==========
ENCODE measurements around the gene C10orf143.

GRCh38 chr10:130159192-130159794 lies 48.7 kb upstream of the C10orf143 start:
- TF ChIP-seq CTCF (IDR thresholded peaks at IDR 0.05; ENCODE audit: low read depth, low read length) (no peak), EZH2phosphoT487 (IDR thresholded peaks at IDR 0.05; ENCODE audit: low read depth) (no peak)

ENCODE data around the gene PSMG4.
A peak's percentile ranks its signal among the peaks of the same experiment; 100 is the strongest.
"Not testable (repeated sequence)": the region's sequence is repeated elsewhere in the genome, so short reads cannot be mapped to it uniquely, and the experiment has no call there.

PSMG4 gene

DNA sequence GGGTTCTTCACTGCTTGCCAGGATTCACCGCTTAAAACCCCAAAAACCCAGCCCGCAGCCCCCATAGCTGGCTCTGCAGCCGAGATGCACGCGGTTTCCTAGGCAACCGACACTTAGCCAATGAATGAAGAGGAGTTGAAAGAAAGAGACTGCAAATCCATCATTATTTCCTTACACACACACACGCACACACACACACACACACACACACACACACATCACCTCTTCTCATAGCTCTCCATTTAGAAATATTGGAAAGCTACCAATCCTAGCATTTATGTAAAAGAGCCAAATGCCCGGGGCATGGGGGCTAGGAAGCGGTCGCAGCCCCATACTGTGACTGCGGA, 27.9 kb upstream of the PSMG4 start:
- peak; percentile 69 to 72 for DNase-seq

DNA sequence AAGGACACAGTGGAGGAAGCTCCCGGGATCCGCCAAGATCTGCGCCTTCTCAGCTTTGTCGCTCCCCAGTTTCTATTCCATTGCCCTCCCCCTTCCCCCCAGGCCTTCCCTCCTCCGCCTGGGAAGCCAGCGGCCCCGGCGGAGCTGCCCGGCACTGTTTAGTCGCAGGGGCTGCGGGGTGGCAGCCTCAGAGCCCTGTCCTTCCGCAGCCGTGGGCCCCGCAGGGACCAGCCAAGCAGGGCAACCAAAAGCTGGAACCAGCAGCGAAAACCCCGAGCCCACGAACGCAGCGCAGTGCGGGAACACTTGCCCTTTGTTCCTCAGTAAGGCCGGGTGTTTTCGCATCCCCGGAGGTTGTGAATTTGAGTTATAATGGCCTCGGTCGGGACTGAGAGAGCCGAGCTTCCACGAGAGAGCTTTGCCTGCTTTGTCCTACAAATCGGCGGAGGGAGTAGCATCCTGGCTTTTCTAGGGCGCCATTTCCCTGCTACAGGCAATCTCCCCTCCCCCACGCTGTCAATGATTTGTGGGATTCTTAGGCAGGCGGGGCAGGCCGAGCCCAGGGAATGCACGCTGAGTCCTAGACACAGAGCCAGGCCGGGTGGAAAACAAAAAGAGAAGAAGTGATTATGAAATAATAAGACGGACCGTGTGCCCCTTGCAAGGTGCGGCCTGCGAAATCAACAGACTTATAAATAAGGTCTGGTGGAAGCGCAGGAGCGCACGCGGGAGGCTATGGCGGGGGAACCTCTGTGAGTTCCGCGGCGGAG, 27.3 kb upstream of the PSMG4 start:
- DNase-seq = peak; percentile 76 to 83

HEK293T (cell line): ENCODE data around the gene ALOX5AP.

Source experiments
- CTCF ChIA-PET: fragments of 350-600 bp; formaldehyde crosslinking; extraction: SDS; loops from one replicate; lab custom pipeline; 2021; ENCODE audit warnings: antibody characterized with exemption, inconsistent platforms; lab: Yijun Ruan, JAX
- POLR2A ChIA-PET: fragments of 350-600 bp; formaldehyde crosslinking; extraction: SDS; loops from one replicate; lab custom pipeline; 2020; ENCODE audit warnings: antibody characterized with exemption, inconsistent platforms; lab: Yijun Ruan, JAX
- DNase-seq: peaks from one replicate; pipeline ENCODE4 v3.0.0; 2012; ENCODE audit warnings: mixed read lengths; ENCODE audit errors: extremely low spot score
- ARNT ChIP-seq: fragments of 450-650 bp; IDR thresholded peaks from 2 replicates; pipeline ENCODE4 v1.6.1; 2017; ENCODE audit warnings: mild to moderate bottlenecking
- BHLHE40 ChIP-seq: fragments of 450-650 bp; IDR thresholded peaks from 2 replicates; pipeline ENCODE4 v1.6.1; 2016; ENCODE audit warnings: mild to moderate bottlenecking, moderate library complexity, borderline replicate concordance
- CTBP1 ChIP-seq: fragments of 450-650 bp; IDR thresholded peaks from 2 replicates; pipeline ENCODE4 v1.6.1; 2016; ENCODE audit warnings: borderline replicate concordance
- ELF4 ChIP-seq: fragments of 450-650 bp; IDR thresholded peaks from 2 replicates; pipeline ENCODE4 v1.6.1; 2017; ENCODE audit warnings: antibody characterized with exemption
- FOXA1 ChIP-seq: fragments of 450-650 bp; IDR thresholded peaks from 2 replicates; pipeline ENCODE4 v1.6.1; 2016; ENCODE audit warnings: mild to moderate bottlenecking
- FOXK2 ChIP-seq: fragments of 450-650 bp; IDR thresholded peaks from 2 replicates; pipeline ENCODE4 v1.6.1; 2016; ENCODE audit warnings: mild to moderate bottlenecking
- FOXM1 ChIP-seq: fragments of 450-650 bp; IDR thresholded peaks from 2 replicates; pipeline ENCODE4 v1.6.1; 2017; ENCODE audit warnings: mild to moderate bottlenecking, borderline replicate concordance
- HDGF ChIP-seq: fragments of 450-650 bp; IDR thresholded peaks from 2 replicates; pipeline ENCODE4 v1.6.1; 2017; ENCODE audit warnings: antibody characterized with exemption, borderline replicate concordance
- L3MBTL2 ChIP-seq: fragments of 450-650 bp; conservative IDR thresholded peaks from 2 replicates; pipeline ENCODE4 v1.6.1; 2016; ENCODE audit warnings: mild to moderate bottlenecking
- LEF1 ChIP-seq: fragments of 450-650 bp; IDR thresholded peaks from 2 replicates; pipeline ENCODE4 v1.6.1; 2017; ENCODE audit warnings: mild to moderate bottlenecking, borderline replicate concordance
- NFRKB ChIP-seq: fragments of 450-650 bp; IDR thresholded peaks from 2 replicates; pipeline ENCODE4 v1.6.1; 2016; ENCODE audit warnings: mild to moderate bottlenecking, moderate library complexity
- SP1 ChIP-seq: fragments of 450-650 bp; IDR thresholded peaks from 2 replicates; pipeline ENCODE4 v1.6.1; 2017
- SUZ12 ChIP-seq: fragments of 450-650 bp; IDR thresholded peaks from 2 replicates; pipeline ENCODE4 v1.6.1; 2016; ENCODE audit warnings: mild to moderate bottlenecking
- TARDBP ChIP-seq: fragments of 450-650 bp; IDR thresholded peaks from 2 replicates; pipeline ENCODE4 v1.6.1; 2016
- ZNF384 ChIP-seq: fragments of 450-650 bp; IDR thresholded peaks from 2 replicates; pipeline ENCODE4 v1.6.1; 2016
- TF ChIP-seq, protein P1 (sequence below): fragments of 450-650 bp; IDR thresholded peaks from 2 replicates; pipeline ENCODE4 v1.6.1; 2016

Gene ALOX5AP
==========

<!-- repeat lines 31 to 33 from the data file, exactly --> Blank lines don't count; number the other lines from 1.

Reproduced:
- ZNF384 ChIP-seq: fragments of 450-650 bp; IDR thresholded peaks from 2 replicates; pipeline ENCODE4 v1.6.1; 2016
- TF ChIP-seq, protein P1 (sequence below): fragments of 450-650 bp; IDR thresholded peaks from 2 replicates; pipeline ENCODE4 v1.6.1; 2016

Gene ALOX5AP